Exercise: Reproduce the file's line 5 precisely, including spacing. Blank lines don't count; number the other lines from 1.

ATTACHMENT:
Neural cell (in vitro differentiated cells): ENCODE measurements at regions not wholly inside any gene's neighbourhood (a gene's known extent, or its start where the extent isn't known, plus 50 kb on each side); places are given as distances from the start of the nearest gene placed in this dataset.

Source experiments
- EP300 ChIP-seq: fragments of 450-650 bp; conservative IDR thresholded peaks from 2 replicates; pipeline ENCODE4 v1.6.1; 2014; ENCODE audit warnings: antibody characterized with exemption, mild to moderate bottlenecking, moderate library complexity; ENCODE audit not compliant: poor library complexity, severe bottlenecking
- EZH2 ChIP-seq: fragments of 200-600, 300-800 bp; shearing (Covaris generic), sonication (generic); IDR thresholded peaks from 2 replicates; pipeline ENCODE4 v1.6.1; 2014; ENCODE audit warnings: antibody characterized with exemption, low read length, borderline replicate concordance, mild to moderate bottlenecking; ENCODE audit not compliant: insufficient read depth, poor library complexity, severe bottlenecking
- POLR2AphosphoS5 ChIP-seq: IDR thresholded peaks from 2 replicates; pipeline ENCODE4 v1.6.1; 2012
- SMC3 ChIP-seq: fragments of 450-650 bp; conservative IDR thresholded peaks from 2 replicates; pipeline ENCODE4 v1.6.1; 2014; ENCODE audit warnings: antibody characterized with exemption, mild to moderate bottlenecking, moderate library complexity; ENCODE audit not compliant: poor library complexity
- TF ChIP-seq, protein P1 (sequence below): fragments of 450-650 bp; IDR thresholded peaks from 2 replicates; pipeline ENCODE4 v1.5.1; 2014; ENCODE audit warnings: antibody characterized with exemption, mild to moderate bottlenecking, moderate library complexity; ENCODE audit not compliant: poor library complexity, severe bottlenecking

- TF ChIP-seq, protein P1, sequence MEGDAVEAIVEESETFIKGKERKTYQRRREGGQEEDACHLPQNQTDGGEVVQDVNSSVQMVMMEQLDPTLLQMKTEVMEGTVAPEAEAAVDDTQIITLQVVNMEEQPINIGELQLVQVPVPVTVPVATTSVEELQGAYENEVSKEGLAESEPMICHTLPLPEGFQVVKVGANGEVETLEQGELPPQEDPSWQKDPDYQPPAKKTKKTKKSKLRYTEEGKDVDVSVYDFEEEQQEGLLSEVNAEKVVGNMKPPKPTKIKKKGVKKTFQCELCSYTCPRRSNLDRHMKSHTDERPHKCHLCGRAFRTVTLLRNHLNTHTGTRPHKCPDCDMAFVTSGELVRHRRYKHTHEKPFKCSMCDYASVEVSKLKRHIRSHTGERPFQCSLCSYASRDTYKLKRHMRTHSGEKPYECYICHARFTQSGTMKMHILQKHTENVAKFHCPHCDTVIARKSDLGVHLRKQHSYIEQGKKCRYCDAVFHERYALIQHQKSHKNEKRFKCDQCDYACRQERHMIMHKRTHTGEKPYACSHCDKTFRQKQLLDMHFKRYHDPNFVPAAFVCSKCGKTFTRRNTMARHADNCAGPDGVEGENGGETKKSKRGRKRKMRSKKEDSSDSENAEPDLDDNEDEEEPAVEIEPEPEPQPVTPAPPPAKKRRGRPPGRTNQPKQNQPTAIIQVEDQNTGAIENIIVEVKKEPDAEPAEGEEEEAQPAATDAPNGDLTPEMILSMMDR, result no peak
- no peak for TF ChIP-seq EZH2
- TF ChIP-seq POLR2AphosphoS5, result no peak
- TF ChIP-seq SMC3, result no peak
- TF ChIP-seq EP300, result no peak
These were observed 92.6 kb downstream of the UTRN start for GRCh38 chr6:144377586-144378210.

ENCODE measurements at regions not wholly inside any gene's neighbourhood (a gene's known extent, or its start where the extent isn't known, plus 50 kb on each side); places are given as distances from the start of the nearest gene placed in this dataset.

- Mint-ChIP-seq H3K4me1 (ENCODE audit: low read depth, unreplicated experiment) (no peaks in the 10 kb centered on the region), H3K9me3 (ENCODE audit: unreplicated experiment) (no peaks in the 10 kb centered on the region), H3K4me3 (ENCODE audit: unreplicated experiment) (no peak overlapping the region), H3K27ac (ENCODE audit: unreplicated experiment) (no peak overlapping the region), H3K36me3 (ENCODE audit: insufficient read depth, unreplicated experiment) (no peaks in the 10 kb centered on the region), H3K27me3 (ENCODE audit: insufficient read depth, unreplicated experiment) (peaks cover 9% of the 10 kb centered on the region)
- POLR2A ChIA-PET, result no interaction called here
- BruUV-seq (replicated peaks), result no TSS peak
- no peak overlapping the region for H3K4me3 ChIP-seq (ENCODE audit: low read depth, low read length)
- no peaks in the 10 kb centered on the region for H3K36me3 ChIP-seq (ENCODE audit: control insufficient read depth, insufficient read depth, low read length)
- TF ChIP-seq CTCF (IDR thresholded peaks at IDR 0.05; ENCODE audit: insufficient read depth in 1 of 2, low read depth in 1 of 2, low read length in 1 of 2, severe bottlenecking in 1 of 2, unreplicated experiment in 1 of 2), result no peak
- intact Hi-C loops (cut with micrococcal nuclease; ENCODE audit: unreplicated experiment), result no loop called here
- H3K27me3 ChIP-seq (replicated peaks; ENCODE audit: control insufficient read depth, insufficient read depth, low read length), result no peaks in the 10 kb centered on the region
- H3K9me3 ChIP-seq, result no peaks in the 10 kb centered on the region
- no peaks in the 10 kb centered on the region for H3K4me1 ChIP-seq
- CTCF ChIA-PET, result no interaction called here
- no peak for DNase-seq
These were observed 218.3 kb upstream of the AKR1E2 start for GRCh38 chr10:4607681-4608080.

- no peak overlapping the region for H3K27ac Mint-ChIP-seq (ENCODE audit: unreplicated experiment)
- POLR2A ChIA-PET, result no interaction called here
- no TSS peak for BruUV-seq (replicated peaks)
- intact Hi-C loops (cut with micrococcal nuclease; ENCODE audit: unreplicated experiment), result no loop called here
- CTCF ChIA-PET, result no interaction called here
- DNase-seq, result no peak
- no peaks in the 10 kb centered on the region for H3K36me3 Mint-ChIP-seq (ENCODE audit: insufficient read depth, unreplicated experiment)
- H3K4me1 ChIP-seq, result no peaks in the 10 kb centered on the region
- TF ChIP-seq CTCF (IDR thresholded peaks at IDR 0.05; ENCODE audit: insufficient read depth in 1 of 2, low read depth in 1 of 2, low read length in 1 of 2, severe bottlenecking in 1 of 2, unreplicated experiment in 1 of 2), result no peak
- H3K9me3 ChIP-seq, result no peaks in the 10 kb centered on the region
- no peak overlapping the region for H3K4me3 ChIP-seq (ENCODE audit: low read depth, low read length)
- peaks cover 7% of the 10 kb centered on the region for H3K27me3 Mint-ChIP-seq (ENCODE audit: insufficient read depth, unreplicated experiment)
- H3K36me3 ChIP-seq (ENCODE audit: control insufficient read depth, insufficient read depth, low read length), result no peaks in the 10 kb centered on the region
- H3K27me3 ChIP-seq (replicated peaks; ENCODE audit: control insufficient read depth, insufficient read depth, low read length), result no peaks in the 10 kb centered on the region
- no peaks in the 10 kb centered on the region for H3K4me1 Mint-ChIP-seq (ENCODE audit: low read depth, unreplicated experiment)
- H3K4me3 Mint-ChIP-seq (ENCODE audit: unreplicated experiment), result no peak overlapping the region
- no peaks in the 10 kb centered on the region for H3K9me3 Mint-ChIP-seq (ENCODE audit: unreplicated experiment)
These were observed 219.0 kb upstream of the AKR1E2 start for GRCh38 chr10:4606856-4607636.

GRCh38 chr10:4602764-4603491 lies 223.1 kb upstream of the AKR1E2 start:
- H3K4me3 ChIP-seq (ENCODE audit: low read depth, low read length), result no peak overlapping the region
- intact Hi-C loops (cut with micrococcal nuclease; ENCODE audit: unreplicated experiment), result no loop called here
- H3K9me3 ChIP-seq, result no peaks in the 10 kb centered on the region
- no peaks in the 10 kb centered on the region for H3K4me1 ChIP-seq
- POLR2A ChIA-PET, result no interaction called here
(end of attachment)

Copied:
- POLR2AphosphoS5 ChIP-seq: IDR thresholded peaks from 2 replicates; pipeline ENCODE4 v1.6.1; 2012